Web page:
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STS-120 day 2 highlights

Flight Day 2 of Discovery's mission focused on heat shield inspections. This movie shows the day's highlights.


STS-120 day 1 highlights

The highlights from shuttle Discovery's launch day are packaged into this movie.


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Special Report:

Eminent speakers gather for IYA kick-off



Posted: 21 January, 2009

The International Year of Astronomy officially kicked off with a grand opening in Paris last week. Astronomy Now’s Keith Cooper and Emily Baldwin joined representatives from over 130 countries to mark the first 400 years of modern astronomy.

The Sun begins to set over the UNESCO headquarters after two days of celebrating the official launch of the International Year of Astronomy, but it is just the beginning for 12 months of inspiring and promoting astronomy to the public. Image: Emily Baldwin/Astronomy Now.

The opening address was given by Mr Koïchiro Matsuura, Director-General of the United Nations Education, Scientific and Cultural Organisation (UNESCO), where the conference was held, who summarised the main goals of the IYA as both an opportunity to encourage "citizens of the world", especially young people, to rediscover the Universe in which we live, and also to promote widespread access to the basic sciences and to increase scientific literacy.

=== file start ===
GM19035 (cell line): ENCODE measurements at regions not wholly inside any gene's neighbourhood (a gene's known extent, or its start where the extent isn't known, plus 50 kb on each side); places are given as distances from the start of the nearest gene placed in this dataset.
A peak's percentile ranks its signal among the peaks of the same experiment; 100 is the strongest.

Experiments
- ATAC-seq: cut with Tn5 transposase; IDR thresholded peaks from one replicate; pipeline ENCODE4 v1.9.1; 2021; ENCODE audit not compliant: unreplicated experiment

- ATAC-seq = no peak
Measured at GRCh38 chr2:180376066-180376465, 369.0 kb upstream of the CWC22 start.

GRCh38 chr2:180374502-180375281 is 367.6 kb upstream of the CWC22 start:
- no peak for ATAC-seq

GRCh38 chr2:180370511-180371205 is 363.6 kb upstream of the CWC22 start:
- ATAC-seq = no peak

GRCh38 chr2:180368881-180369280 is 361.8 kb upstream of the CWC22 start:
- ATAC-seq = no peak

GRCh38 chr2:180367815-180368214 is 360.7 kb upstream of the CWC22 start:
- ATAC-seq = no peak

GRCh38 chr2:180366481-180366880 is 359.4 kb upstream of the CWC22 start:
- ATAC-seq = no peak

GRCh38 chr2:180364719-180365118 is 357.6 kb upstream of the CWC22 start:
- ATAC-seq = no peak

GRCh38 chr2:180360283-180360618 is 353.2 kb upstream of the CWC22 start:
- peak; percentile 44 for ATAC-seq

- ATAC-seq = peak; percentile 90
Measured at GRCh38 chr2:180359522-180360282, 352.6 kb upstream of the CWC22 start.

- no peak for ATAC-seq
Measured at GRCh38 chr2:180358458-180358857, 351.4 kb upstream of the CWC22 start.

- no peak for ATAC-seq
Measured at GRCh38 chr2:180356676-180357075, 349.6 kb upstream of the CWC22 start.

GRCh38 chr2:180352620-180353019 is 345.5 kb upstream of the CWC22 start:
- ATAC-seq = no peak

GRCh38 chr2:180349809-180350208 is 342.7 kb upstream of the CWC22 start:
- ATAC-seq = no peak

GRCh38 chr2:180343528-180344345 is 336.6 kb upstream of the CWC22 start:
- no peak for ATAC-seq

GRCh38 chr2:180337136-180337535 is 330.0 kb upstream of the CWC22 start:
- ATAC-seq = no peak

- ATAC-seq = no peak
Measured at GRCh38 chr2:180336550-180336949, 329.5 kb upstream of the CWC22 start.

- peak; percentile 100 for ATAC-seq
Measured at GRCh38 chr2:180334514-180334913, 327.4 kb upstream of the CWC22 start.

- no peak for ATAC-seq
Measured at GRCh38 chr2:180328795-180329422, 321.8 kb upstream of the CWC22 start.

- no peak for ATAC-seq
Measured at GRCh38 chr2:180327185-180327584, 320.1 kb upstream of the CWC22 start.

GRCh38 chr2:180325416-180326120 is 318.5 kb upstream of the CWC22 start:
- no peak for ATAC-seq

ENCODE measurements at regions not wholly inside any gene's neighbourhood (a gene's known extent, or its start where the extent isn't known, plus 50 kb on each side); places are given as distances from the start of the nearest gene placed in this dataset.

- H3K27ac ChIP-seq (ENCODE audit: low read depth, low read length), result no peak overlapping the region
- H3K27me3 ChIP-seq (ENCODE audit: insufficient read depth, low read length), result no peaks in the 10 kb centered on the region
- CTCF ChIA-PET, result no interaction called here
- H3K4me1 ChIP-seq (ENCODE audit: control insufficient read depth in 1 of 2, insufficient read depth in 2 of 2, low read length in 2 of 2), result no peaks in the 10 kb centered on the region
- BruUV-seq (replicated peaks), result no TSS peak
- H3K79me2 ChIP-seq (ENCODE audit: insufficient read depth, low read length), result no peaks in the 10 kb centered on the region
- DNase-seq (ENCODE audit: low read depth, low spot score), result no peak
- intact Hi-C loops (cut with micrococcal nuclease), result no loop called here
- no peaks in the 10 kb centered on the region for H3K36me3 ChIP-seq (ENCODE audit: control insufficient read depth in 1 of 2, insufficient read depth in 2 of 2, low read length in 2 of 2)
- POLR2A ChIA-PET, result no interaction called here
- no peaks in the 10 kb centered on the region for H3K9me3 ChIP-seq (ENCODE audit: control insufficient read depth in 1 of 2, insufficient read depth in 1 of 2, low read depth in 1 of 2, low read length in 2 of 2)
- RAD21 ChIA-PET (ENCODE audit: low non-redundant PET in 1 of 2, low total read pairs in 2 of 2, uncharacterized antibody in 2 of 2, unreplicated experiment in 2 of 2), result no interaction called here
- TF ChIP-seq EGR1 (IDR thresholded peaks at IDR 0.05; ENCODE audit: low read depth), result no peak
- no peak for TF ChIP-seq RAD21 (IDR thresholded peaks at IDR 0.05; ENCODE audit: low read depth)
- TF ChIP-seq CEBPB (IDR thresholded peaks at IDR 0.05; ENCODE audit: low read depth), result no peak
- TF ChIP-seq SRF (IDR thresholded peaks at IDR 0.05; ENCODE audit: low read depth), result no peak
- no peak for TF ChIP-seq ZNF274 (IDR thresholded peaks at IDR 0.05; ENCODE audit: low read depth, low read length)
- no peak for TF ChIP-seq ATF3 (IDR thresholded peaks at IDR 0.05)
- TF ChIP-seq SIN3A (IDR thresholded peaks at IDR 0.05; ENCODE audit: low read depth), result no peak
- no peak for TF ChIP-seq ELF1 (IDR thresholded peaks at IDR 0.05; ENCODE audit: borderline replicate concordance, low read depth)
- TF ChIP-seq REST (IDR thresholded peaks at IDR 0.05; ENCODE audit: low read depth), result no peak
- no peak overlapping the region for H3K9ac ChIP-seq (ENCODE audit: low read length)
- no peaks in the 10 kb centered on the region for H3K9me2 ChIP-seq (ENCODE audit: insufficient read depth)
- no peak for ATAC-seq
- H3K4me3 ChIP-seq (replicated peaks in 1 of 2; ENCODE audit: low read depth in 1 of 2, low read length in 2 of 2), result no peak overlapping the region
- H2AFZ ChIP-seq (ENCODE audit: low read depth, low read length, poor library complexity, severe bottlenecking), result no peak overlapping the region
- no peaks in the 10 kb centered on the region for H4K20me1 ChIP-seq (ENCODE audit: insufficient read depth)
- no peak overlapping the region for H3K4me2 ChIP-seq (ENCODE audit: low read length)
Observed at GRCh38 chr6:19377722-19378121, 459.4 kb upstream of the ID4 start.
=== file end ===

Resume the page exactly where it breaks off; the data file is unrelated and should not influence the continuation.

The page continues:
“Four hundred years ago when Galileo Galilei directed his telescope to the night sky, astounding discoveries were made which changed man’s perception of the world forever,” he delivered to a packed conference hall of government representatives, Nobel Prize winners, eminent scientists, members of the press, and selected students from all over the world. “Over time it has largely been astronomers and astrophysicists who have enjoyed the knowledge of the Universe, its stars and planets, and their link to and impact on our daily life. The IYA provides us with a fantastic opportunity to expand this knowledge, and enable all people to explore the wonders of the Universe and appreciate the benefits of its study for society.”

Catherine Cesarsky, President of the International Astronomical Union, also placed emphasis on exposing young people to science in order to reverse the apparent decline in science interest among young people today. In a dedicated press conference she said that astronomy could be used as an attractive platform into science in general, and that we [scientists] have a responsibility to the next generation of scientists. “As astronomers we lead a fascinating life, and we should share this with everybody,” she said. “All human beings should understand their place in the Universe and should know we are making huge discoveries.”

To this end, hundreds, if not thousands, of events on global, national and regional levels are planned for the coming 12 months to celebrate astronomy and its contributions to culture and society, while highlighting its importance as a globally uniting endeavour. The Year’s theme of "The Universe, Yours to Discover" aims to place astronomy easily into the hands of the public.

Astronomy inspired art and heritage aims to put astronomy in the hands of the public in an attractive and appealing style. Image: Emily Baldwin/Astronomy Now.